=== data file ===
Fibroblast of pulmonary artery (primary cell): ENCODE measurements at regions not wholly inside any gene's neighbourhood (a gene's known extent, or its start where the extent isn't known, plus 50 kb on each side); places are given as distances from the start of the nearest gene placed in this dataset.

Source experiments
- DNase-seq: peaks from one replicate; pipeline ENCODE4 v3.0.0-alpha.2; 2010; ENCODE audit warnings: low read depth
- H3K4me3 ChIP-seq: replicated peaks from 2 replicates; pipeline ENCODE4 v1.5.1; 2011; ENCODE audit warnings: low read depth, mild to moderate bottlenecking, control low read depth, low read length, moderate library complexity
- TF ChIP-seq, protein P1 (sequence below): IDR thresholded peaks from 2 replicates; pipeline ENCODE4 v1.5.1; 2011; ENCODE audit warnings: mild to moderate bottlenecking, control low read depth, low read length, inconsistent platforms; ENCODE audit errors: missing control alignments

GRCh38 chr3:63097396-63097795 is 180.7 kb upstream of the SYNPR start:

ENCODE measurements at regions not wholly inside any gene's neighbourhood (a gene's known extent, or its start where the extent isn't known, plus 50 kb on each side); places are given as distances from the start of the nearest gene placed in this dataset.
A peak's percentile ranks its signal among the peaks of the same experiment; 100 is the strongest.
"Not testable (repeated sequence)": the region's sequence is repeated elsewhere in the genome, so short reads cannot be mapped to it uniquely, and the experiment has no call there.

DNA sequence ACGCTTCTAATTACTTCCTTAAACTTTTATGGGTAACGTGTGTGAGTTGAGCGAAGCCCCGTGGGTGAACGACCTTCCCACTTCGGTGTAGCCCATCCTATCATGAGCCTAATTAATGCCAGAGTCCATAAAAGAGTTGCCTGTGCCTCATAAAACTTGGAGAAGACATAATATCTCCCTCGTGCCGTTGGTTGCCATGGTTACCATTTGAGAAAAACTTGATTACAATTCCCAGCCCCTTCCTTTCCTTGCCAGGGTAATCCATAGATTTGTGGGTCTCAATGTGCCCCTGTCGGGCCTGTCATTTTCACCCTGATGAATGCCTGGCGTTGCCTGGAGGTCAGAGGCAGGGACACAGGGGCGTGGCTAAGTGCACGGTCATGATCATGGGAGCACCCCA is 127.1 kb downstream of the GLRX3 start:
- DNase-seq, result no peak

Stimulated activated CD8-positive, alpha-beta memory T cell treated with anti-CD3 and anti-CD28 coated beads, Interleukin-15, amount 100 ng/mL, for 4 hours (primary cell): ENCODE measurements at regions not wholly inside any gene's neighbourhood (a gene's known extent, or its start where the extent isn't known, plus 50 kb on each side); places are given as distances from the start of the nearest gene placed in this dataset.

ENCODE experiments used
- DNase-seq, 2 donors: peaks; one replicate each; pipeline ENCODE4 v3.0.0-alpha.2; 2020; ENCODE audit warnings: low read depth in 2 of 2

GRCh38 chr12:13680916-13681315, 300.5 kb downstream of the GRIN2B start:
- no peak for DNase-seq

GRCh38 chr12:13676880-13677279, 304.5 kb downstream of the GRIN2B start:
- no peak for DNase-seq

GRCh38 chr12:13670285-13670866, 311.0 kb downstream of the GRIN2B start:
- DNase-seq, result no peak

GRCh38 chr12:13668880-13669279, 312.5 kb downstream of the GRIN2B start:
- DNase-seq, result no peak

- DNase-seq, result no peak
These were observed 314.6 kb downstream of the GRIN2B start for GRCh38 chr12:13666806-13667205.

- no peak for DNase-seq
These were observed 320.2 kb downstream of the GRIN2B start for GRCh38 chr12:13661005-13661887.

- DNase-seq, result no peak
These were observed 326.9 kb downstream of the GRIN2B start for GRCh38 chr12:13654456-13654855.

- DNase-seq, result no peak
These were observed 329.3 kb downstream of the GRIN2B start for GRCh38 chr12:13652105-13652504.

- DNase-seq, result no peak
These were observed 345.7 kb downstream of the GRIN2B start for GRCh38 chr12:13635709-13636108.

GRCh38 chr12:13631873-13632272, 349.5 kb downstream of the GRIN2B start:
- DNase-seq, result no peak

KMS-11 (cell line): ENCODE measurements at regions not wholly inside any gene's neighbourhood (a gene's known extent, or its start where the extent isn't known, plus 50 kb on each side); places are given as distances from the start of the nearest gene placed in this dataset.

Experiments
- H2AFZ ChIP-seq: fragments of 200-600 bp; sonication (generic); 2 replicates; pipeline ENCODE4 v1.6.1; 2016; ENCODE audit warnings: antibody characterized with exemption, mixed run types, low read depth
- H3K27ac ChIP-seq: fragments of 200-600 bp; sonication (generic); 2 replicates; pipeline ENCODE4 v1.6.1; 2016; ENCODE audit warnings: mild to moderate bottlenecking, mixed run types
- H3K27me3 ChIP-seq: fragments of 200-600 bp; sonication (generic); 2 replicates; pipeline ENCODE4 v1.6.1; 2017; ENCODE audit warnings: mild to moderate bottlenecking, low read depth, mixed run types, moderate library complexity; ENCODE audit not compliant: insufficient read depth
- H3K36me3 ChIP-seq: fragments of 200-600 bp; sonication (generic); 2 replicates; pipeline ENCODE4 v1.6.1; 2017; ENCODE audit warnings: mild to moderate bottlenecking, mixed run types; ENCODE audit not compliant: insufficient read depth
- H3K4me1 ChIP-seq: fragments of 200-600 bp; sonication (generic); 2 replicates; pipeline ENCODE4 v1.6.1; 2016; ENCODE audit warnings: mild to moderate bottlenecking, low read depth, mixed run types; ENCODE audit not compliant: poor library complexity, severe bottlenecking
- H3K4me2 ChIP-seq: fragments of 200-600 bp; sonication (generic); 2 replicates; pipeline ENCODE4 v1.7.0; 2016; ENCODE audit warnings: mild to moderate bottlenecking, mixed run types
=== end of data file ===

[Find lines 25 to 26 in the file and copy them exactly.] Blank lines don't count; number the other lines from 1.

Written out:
- no peak for DNase-seq
These were observed 320.2 kb downstream of the GRIN2B start for GRCh38 chr12:13661005-13661887.